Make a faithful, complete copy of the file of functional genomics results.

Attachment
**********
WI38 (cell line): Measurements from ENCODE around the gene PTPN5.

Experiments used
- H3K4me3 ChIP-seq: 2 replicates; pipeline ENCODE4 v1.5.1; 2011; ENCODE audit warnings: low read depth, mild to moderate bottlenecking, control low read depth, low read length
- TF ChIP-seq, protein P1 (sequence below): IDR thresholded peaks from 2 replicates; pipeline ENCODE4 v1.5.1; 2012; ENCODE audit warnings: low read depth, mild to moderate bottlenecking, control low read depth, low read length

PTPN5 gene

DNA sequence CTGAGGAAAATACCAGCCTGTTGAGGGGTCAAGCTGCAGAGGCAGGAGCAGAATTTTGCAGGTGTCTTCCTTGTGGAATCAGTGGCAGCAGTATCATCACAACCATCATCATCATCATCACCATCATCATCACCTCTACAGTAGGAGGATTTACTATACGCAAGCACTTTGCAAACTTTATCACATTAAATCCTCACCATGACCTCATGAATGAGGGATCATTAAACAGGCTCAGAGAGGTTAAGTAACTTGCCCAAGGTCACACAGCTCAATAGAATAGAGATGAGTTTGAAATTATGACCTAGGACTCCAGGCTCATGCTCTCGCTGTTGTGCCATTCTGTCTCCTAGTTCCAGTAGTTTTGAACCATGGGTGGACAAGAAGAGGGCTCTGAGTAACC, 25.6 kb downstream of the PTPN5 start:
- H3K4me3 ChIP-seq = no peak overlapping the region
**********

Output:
WI38 (cell line): Measurements from ENCODE around the gene PTPN5.

Experiments used
- H3K4me3 ChIP-seq: 2 replicates; pipeline ENCODE4 v1.5.1; 2011; ENCODE audit warnings: low read depth, mild to moderate bottlenecking, control low read depth, low read length
- TF ChIP-seq, protein P1 (sequence below): IDR thresholded peaks from 2 replicates; pipeline ENCODE4 v1.5.1; 2012; ENCODE audit warnings: low read depth, mild to moderate bottlenecking, control low read depth, low read length

PTPN5 gene

DNA sequence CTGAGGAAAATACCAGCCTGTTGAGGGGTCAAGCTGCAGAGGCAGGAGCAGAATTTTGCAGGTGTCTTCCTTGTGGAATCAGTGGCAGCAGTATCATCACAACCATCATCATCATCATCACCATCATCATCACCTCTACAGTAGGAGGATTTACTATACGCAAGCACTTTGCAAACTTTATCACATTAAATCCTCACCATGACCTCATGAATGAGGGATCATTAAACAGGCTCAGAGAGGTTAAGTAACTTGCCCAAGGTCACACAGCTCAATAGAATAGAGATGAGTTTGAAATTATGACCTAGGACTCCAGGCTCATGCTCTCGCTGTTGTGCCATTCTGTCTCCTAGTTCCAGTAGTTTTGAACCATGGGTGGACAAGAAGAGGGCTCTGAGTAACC, 25.6 kb downstream of the PTPN5 start:
- H3K4me3 ChIP-seq = no peak overlapping the region